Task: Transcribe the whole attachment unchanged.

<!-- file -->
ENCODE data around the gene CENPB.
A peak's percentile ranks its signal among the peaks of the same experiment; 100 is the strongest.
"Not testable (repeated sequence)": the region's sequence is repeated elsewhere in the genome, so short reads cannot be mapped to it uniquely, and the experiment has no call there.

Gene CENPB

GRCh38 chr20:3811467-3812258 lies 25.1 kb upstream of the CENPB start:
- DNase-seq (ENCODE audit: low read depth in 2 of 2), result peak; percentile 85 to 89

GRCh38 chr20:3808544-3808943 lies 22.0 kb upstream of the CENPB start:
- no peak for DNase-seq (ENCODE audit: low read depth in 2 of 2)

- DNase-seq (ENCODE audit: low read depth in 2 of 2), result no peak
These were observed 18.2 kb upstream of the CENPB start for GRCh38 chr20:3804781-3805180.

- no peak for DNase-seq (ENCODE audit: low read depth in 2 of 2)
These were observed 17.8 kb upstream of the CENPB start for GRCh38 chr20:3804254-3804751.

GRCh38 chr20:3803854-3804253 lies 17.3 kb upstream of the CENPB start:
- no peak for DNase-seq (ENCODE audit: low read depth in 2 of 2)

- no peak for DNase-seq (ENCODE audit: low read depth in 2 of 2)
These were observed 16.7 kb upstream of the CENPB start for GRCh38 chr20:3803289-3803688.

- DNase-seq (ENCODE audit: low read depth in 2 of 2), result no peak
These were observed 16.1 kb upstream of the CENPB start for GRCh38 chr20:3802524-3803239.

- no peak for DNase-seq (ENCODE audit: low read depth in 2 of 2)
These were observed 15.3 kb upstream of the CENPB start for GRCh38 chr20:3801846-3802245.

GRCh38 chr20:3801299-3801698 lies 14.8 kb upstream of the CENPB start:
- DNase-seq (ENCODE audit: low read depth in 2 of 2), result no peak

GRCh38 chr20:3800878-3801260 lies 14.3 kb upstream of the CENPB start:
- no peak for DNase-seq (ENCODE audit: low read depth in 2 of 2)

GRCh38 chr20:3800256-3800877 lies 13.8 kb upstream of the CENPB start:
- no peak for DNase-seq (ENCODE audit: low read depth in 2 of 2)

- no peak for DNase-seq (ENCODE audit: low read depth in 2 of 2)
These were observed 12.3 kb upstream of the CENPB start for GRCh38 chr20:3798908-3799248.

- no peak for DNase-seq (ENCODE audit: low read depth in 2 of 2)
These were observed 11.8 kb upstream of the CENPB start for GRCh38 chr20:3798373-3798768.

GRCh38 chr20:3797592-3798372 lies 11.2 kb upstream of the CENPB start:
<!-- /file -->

ENCODE data around the gene CENPB.
A peak's percentile ranks its signal among the peaks of the same experiment; 100 is the strongest.
"Not testable (repeated sequence)": the region's sequence is repeated elsewhere in the genome, so short reads cannot be mapped to it uniquely, and the experiment has no call there.

Gene CENPB

GRCh38 chr20:3811467-3812258 lies 25.1 kb upstream of the CENPB start:
- DNase-seq (ENCODE audit: low read depth in 2 of 2), result peak; percentile 85 to 89

GRCh38 chr20:3808544-3808943 lies 22.0 kb upstream of the CENPB start:
- no peak for DNase-seq (ENCODE audit: low read depth in 2 of 2)

- DNase-seq (ENCODE audit: low read depth in 2 of 2), result no peak
These were observed 18.2 kb upstream of the CENPB start for GRCh38 chr20:3804781-3805180.

- no peak for DNase-seq (ENCODE audit: low read depth in 2 of 2)
These were observed 17.8 kb upstream of the CENPB start for GRCh38 chr20:3804254-3804751.

GRCh38 chr20:3803854-3804253 lies 17.3 kb upstream of the CENPB start:
- no peak for DNase-seq (ENCODE audit: low read depth in 2 of 2)

- no peak for DNase-seq (ENCODE audit: low read depth in 2 of 2)
These were observed 16.7 kb upstream of the CENPB start for GRCh38 chr20:3803289-3803688.

- DNase-seq (ENCODE audit: low read depth in 2 of 2), result no peak
These were observed 16.1 kb upstream of the CENPB start for GRCh38 chr20:3802524-3803239.

- no peak for DNase-seq (ENCODE audit: low read depth in 2 of 2)
These were observed 15.3 kb upstream of the CENPB start for GRCh38 chr20:3801846-3802245.

GRCh38 chr20:3801299-3801698 lies 14.8 kb upstream of the CENPB start:
- DNase-seq (ENCODE audit: low read depth in 2 of 2), result no peak

GRCh38 chr20:3800878-3801260 lies 14.3 kb upstream of the CENPB start:
- no peak for DNase-seq (ENCODE audit: low read depth in 2 of 2)

GRCh38 chr20:3800256-3800877 lies 13.8 kb upstream of the CENPB start:
- no peak for DNase-seq (ENCODE audit: low read depth in 2 of 2)

- no peak for DNase-seq (ENCODE audit: low read depth in 2 of 2)
These were observed 12.3 kb upstream of the CENPB start for GRCh38 chr20:3798908-3799248.

- no peak for DNase-seq (ENCODE audit: low read depth in 2 of 2)
These were observed 11.8 kb upstream of the CENPB start for GRCh38 chr20:3798373-3798768.

GRCh38 chr20:3797592-3798372 lies 11.2 kb upstream of the CENPB start: